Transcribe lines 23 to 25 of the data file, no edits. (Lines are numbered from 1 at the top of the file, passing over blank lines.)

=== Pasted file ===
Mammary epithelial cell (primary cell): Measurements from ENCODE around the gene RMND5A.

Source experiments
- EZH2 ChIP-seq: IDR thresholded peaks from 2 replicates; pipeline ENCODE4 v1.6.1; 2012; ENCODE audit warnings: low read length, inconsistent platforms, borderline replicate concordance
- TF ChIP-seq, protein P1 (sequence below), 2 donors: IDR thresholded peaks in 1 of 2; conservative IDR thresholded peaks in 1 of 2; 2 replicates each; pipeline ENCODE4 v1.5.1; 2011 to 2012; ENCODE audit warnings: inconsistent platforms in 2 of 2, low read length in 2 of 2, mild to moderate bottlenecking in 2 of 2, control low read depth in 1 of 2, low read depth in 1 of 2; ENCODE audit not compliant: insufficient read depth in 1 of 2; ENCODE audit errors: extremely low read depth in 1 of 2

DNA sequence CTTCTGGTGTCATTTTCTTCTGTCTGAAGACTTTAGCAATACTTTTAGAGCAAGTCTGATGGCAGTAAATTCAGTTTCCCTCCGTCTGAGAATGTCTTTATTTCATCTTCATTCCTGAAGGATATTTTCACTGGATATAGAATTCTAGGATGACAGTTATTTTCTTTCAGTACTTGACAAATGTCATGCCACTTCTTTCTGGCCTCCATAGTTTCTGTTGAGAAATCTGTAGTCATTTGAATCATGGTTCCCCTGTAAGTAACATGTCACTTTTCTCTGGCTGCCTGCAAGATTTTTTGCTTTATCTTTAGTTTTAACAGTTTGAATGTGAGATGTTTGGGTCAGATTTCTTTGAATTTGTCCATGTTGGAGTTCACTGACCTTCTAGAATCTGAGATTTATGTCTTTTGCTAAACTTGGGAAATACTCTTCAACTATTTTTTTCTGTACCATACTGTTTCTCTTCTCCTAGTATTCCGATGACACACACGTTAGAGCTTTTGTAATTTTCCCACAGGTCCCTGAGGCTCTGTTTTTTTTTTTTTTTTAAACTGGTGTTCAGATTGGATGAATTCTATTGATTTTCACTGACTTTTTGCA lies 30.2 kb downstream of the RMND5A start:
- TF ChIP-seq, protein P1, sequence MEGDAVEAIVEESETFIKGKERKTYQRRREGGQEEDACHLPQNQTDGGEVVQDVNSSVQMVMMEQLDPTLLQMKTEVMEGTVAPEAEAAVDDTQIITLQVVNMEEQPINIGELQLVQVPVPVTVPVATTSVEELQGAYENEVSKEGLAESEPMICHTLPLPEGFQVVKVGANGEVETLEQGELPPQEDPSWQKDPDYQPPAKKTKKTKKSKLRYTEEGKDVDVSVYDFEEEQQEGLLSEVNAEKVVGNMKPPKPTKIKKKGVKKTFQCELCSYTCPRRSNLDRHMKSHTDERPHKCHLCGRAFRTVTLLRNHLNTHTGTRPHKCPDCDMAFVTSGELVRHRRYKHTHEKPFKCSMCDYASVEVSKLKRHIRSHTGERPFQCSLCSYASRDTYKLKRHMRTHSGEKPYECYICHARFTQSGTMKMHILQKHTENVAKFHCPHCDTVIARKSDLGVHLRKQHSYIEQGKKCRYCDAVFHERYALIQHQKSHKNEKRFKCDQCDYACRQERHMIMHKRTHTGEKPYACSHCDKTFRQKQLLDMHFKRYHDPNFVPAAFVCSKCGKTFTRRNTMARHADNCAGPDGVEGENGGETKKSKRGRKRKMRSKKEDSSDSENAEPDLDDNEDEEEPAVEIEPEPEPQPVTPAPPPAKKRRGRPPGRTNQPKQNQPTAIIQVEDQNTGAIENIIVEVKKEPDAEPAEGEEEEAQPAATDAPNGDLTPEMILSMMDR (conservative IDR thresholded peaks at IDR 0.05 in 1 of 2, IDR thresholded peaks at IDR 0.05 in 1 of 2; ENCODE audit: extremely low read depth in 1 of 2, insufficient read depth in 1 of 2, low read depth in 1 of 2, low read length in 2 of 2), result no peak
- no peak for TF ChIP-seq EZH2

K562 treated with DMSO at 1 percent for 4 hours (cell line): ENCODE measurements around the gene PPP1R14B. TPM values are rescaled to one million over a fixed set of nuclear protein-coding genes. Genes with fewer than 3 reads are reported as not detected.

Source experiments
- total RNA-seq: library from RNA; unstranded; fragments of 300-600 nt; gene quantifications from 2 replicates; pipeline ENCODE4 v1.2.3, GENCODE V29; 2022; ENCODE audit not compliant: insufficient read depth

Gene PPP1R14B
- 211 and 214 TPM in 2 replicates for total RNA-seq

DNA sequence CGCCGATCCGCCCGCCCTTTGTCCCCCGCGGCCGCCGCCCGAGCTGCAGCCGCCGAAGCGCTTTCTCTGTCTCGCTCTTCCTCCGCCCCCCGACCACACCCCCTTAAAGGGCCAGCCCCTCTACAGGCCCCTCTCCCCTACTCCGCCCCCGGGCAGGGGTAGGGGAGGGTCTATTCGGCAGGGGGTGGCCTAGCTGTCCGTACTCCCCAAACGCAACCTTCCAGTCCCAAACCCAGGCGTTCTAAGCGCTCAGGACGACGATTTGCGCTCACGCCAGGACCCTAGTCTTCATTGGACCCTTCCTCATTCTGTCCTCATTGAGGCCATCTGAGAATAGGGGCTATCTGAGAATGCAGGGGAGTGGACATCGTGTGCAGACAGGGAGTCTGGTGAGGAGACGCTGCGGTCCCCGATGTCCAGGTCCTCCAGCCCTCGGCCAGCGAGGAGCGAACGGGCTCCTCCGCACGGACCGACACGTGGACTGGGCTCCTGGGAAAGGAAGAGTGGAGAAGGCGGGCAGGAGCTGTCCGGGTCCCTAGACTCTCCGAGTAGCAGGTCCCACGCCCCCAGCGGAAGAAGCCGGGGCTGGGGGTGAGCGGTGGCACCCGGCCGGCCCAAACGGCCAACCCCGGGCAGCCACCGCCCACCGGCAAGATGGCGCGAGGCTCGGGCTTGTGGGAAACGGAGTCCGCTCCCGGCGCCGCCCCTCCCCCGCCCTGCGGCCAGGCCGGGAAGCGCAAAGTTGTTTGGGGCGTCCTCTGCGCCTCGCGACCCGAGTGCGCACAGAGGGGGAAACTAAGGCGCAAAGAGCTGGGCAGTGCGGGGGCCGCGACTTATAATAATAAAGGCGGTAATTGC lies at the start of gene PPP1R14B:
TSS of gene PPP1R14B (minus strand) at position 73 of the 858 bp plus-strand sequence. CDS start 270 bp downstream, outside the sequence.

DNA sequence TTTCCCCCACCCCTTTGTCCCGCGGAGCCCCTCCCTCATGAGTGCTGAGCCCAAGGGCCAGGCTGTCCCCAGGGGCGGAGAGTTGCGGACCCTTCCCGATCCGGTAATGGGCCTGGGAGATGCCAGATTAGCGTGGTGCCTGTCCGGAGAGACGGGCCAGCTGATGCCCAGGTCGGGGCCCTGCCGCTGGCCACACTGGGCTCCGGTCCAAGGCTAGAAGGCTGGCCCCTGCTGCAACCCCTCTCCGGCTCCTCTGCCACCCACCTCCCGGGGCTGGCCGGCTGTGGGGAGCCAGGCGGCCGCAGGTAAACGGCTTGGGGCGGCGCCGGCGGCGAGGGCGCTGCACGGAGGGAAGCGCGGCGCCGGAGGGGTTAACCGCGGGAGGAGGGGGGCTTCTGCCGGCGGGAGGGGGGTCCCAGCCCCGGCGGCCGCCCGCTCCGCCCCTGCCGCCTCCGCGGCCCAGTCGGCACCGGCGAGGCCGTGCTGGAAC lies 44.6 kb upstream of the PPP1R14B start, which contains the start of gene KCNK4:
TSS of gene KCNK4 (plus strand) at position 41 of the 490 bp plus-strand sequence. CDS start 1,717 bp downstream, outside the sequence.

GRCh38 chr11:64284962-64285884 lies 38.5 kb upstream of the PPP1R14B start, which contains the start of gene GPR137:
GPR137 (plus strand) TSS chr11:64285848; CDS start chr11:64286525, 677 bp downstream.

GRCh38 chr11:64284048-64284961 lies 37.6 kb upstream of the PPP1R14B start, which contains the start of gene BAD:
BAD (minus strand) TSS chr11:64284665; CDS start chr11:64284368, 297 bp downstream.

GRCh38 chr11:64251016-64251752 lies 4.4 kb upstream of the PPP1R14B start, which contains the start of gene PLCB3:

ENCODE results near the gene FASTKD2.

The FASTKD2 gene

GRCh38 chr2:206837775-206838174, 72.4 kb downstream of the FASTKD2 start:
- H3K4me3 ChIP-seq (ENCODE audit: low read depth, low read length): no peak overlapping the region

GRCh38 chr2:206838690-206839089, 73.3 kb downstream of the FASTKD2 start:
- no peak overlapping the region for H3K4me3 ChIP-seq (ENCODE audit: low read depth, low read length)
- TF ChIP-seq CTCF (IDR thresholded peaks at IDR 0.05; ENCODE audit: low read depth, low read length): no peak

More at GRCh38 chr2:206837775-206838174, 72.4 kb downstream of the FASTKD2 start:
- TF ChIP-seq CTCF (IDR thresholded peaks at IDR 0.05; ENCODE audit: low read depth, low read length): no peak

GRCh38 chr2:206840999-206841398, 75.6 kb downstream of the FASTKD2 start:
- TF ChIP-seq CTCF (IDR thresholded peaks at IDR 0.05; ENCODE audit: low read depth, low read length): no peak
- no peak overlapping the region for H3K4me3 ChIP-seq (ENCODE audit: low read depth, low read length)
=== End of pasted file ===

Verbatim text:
The FASTKD2 gene

GRCh38 chr2:206837775-206838174, 72.4 kb downstream of the FASTKD2 start:
- H3K4me3 ChIP-seq (ENCODE audit: low read depth, low read length): no peak overlapping the region